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Girl survives bike plunge down cliff

Helmet saves her life

by: Submitted Photo  - Kacee Baggett, wearing the helmet that saved her life, is back in school fulltime and has resumed most of her regular activities.


   Nine-year-old Kacee Baggett of Madras had a close brush with tragedy during an end-of-summer camping trip, when she accidentally launched her bicycle off a 30-foot cliff.
   Kacee's parents, Teresa and Lee Baggett, were scurrying around Sept. 1, to get ready for their first campout at Pelton Park on Lake Simtustus.
   "I was in a hurry, and things were unorganized," said Teresa Baggett. The Baggetts have six daughters, Ashton, 19, Kortney, 17, Kacee, 9, Kinlee, 6, Emma, 3, and Addison, 15 months.
   She had bought new bike helmets for Kacee and Kinlee three weeks earlier and told the girls to pack them, but when they got to the lake, she realized the helmets were missing.
   Returning home, she was unable to find the helmets, so she went to Bi-Mart and bought two new ones.
   "Kacee was mad, because her helmet was black and looked like a boy's helmet," her mother said. But she wore it anyway.
   On Saturday, Sept. 3, the girls were riding their bikes around the park loop, then went to the swimming area with an adult friend of the family.
   Kacee came back to camp and asked if she could stay with her friend's dad, Kevin Tucker. Her mom said yes, and told her she would come down in just a little bit.
   "A few minutes later, Kevin Tucker, came running into camp, threw Kacee's bike down and yelled, `This girl's been in a bad wreck!'" Teresa Baggett said.
   Directed to the boat dock, she and her husband started running. "When we got closer, I could see her lying on the dock with a cut above her eye that was bleeding, and abrasions all over because she was only wearing a swimsuit and flip flops, and she was crying," her mother said.
   Several people were attending Kacee, including family friend Kathy Anderson, who had witnessed the whole accident from her boat on the lake. Anderson's mother, a nurse, was also in the boat.
   "I happened to look up and see a kid shooting down the embankment on a bike. She hit a bump, flipped over, and met a boulder head-on. There was no movement, so I got over there with the boat," Anderson said.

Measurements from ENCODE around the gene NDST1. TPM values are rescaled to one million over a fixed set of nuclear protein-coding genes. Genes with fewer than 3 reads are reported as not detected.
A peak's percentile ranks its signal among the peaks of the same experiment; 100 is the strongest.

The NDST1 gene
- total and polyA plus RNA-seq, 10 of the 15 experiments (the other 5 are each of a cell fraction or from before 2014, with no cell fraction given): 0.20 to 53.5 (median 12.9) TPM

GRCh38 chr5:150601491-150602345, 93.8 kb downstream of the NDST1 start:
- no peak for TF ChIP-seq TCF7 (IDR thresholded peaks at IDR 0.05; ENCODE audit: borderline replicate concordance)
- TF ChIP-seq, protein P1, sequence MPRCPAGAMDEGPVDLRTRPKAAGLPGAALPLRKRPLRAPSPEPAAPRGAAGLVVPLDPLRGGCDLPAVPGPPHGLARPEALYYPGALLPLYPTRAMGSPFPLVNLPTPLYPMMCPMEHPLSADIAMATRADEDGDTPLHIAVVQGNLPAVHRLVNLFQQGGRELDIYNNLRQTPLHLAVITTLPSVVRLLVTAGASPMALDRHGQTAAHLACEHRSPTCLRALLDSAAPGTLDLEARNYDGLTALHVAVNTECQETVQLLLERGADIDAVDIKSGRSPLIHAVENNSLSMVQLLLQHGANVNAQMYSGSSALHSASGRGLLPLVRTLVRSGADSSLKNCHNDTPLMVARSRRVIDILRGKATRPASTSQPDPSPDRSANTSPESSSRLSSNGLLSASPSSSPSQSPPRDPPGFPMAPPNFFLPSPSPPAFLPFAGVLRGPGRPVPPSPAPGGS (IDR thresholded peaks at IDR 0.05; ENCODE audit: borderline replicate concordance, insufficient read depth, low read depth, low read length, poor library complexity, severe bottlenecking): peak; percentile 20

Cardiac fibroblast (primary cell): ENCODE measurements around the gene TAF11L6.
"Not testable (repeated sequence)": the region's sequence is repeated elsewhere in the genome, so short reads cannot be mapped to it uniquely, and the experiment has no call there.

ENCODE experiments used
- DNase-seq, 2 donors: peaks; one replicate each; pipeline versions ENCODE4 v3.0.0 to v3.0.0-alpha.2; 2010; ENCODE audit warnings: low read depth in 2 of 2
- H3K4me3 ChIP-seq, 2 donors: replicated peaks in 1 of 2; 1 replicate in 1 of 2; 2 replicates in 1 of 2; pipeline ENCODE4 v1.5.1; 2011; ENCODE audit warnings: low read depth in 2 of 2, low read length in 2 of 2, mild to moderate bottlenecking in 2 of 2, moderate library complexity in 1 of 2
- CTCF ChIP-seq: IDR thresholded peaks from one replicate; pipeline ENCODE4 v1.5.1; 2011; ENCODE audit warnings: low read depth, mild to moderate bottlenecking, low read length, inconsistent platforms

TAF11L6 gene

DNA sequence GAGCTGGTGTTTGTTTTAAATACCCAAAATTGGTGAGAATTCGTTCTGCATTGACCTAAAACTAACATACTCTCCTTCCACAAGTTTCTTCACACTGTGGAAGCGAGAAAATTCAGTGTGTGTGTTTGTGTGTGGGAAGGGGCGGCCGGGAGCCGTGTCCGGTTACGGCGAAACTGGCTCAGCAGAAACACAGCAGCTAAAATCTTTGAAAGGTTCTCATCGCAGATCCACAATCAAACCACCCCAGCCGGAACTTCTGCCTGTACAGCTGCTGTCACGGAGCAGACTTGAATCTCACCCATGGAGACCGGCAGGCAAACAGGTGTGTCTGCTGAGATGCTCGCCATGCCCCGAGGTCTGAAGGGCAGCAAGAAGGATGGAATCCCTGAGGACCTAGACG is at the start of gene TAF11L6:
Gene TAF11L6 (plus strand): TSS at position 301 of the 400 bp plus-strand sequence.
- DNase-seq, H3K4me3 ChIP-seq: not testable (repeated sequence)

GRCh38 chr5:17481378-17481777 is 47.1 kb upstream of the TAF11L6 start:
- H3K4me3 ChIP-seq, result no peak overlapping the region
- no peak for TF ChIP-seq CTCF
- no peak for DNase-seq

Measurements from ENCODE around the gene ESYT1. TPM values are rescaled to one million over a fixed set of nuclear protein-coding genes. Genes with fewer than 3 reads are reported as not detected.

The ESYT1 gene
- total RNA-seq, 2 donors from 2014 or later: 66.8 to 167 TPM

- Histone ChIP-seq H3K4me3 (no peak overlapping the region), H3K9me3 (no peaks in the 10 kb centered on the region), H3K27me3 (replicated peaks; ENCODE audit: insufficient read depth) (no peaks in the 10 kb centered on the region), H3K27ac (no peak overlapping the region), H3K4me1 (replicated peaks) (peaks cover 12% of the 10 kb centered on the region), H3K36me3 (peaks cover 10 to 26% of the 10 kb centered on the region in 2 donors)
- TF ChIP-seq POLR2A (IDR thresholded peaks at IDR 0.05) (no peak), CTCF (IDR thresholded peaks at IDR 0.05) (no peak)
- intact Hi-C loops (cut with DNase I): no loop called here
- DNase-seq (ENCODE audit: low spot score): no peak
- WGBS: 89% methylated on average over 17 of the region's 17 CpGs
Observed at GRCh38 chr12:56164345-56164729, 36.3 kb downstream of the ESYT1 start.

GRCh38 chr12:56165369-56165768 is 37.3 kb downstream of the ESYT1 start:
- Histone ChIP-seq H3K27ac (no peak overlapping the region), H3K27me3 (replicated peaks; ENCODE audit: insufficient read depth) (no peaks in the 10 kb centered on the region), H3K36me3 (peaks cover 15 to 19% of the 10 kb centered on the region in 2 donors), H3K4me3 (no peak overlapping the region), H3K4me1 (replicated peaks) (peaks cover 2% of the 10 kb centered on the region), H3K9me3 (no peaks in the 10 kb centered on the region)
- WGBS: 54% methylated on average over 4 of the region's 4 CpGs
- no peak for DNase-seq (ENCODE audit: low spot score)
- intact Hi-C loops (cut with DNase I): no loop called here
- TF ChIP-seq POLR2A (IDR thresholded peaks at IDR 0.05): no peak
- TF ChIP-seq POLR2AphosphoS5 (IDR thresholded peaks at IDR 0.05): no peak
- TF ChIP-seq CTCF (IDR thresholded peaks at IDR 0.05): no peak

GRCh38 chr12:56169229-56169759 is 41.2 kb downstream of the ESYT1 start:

Anderson said the embankment was pretty straight up and down, and lined with boulders.
   An unidentified Hispanic man also saw Kacee go off the edge, and and ran down to help her, along with Kevin Tucker who heard people yelling to call 911 and ran over from the swim area.
   "She was knocked unconscious, and it was too steep for them to get her up the embankment. So, they put her in Kathy's boat and her 18-year-old nephew held Kacee while Kathy drove to the boat dock," Teresa Baggett said.
   "We feel God was in this. No one from the swim area could see her (through the trees) and for (Anderson) to see her was amazing. She ended up on top of a rock, and if she had landed six inches further she would have been in the water unconscious," her mother said.
   "I had no idea the extent of her injuries," Teresa Baggett said, noting her daughter didn't look severely injured. But Anderson emphasized the importance of telling the hospital what had happened -- "That she hit a rock, flipped over and hit more rocks."
   Afraid an ambulance would take too long, the Baggetts decided to drive Kacee to Mountain View Hospital themselves.
   "She was coherent all the way. Someone had handed me a bag of ice and wet towel to put on her head, and she said `Mom, you're giving me a brain freeze,'" Kacee's mother remembered.
   They learned later what had happened. There are two steep trails to the swim area. Kacee decided to take a shortcut from the upper trail to the lower trail, but was going too fast, couldn't make the corner, and rode off the cliff.